by Chris Parker
The temptation is to throw your hands in the air and cry that Rick Rubin has done it again. But while the famed producer has indeed helmed another solid-to-strong return by an out-of-fashion act with ZZ Top’s La Futura, it’s not quite that simple. Beyond quibbles over just how outré a four-decade-old blues band from Texas will ever be, there’s some question about what Rubin added—or didn’t add, actually. It may just be that, after producing all their albums, Billy Gibbons needed a nudge from someone he trusted.
However the credit should be apportioned, the Houston trio sounds refreshed; after all, their ’80s drum machine look was wearing like faux wood basement paneling, unchanged a quarter-century later. There was no choice but to tear that shit out and return to the ’70s boogie of “Just Got Paid” and “La Grange.”
ZZ Top’s gritty, dusty and bedraggled prairie blues sounds as good as ever here. You do wonder how much Rubin talked to them about songs, though. The record feels a tad formless. Part of that might be sequencing, as the album doesn’t generate the kind of momentum it could or should; individually, the songs tend to flatten out and wander off anticlimactically. Most of them could end about 30 seconds earlier. All these symptoms create a problem over the course of an entire LP. Rubin should’ve taken a stronger hand.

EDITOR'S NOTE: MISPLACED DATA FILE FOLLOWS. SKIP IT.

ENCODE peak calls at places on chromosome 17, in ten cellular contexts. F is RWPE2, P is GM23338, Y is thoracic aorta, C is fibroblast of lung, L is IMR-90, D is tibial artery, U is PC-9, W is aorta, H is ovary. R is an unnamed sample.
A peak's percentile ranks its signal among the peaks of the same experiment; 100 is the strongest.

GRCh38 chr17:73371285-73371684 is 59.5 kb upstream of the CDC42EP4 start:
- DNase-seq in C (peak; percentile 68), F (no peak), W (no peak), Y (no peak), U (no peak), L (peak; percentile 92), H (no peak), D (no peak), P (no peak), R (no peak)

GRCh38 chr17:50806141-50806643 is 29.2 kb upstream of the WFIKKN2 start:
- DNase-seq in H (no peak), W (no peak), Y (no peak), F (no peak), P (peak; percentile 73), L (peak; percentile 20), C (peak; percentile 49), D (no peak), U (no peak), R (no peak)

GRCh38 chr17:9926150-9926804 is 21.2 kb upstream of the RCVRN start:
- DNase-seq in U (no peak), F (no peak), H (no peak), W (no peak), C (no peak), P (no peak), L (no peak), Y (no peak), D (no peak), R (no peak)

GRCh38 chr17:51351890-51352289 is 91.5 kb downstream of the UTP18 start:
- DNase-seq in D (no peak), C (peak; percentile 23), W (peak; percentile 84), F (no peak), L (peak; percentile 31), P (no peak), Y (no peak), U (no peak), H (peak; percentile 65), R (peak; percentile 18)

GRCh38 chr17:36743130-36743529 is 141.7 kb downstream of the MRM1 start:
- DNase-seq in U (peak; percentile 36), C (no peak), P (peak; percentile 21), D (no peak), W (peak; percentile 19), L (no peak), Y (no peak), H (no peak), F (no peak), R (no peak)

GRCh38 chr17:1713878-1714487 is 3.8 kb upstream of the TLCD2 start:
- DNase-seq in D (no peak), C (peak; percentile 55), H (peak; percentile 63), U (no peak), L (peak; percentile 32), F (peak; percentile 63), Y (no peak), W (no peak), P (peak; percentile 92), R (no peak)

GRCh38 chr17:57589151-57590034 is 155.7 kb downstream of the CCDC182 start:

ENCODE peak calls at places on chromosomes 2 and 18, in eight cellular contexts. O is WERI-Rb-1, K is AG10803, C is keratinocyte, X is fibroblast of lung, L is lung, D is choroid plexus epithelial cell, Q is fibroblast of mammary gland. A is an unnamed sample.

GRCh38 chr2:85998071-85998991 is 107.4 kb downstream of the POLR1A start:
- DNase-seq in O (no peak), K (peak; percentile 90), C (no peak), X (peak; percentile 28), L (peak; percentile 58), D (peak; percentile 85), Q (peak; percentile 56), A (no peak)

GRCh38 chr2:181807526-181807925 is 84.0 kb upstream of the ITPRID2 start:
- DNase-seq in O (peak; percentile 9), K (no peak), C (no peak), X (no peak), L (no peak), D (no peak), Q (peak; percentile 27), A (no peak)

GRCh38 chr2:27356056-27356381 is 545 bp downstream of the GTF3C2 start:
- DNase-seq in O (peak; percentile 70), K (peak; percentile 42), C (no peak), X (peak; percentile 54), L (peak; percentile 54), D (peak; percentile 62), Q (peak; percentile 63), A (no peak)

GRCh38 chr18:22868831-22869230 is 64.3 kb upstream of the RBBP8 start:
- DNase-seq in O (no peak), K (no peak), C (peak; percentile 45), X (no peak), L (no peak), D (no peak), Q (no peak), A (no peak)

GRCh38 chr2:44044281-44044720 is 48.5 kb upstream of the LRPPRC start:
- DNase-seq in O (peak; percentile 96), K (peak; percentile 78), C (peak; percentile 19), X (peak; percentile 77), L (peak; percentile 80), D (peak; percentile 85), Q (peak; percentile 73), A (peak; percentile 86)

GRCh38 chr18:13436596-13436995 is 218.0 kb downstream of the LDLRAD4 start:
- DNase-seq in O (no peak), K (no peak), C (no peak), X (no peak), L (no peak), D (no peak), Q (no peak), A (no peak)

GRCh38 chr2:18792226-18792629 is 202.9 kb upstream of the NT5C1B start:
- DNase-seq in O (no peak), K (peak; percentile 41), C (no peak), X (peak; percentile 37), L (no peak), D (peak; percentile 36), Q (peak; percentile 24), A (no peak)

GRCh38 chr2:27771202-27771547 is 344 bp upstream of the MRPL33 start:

Instead of lamenting how it might’ve been better, we can rhapsodize how nice it is to hear Billy, Dusty and Frank do what they do so well with more sympathetic production. Rubin wrings a lot from Gibbons withered growl. The 62-year old guitarist also steps up with some pretty well-written songs, from the locked groove of “Consumption” o the harrowing ode to addiction “It’s Too Easy Mañana,” with its dark expressionistic guitar break.
Rubin’s biggest contribution is at least an interesting one: Opener “I Gotsta Get Paid” is one of the producer’s famed genre cross-pollinations, as it covers the track “25 Lighters” by Houston’s DJ DMD. Gibbons does his best, but he can’t pull off the gangsta swag. He sounds like Andy Rooney ranting about his dresser-top BIC collection. The song’s accompanied by electronic tomfoolery that succeeds more in attracting attention than serving the song. Without all the dressing oe Gibbons’ whack “rap”, it would be quite a jam thanks to an absolutely sweltering lead over nice Delta drone.
In truth, this mix of tracks feels, for better and worse, like a retrospective. You have the “Tube Snake Boogie” of “Chartreuse” and “Flyin’ High,” whose clean, high and tight production is an obvious nod to Eliminator-era arena rock. There’s even a lovelorn blues waltz, “Over You,” where Gibbons’ vocal limp adds character to his aching desire to “get up and get over you.”
In turn, it’s a very good album with a few glaring flaws. Rubin definitely captured top-shelf performances, and on La Futura, Gibbons has written some of his best songs in years. Failure, at least, avoided.
ZZ Top plays Durham Performing Arts Center tonight, Wednesday, Sept. 10, at 7:30 p.m. Tickets are $50—$120.